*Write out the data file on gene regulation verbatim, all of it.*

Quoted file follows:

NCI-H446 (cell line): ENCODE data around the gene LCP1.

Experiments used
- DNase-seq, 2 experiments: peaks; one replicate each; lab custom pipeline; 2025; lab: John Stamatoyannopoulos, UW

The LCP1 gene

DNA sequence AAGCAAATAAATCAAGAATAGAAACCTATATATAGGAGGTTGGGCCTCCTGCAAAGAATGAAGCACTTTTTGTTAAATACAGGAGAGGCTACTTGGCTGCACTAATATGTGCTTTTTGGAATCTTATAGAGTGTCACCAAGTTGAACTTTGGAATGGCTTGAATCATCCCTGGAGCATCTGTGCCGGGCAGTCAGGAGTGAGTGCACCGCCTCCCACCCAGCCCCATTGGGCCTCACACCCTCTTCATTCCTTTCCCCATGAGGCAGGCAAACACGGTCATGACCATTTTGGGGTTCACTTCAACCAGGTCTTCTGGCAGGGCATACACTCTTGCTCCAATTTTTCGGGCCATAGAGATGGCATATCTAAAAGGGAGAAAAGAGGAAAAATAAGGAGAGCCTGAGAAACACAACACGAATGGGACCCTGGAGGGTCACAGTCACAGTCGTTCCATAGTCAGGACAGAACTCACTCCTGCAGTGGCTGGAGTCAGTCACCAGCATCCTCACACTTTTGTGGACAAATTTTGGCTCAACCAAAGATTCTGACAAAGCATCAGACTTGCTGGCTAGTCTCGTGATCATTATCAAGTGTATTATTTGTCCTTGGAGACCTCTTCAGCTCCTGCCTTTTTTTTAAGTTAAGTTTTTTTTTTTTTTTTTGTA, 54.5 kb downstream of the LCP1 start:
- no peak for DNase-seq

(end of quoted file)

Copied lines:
NCI-H446 (cell line): ENCODE data around the gene LCP1.

Experiments used
- DNase-seq, 2 experiments: peaks; one replicate each; lab custom pipeline; 2025; lab: John Stamatoyannopoulos, UW

The LCP1 gene

DNA sequence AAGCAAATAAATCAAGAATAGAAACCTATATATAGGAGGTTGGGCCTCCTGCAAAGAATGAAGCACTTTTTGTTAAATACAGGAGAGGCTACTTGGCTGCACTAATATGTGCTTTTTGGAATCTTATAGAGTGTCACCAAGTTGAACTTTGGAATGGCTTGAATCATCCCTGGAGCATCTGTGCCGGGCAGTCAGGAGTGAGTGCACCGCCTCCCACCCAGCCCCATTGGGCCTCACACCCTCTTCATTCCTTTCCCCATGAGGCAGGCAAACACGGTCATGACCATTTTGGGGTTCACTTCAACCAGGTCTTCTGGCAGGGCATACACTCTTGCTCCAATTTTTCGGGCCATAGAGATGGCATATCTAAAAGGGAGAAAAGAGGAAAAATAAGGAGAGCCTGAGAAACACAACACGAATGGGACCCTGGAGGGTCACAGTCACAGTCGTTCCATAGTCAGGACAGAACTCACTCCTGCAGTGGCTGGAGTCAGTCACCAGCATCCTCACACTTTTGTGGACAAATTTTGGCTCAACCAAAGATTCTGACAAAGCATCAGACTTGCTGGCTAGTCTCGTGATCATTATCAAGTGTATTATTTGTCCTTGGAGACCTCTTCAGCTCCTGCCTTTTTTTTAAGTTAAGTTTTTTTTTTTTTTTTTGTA, 54.5 kb downstream of the LCP1 start:
- no peak for DNase-seq